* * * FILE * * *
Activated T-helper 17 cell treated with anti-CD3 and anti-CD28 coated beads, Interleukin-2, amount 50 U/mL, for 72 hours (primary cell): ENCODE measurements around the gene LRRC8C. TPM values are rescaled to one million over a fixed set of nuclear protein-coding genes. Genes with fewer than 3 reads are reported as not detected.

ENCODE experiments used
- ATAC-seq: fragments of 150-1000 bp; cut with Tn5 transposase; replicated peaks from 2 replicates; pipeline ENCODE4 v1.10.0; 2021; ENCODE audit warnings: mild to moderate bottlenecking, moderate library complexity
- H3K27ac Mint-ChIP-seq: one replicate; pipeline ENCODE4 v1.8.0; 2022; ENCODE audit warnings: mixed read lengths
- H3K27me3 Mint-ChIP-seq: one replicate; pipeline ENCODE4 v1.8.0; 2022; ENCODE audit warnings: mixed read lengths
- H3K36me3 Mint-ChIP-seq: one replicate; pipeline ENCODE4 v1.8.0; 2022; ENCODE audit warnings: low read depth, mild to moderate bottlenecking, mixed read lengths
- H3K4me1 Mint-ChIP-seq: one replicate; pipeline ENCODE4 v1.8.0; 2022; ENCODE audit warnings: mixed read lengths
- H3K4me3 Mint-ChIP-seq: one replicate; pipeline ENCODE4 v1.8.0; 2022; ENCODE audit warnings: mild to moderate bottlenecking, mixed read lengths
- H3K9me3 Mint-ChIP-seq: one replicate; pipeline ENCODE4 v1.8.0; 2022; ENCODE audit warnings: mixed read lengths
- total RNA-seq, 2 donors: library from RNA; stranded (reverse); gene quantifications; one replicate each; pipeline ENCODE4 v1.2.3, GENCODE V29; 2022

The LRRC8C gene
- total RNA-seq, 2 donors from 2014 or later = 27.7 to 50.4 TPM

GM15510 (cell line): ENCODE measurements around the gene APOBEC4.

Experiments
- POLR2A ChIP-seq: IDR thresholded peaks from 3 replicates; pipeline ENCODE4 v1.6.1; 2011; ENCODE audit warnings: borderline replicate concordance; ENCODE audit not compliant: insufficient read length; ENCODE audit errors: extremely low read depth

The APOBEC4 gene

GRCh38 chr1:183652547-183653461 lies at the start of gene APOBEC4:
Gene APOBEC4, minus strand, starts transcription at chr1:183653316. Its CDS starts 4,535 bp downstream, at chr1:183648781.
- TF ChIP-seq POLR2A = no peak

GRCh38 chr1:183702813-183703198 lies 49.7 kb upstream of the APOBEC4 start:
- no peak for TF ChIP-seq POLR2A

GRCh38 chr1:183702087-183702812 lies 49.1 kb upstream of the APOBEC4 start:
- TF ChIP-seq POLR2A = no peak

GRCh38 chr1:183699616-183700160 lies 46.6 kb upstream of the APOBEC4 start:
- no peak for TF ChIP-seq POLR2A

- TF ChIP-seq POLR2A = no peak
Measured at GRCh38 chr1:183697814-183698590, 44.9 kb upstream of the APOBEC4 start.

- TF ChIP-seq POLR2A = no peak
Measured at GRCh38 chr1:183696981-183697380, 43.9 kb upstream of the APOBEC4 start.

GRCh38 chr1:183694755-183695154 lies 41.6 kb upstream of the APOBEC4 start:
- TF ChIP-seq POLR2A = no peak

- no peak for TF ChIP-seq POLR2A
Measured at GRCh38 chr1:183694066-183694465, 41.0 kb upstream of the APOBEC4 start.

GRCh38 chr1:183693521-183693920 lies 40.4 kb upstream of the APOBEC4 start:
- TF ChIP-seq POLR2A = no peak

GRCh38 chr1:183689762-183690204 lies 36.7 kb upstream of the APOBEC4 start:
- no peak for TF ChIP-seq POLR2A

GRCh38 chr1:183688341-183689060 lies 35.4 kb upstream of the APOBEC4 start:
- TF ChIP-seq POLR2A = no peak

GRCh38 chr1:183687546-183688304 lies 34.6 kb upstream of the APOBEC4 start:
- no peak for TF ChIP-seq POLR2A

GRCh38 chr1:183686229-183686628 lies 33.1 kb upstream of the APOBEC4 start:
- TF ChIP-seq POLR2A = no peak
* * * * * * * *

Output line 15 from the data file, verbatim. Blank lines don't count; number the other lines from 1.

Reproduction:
- POLR2A ChIP-seq: IDR thresholded peaks from 3 replicates; pipeline ENCODE4 v1.6.1; 2011; ENCODE audit warnings: borderline replicate concordance; ENCODE audit not compliant: insufficient read length; ENCODE audit errors: extremely low read depth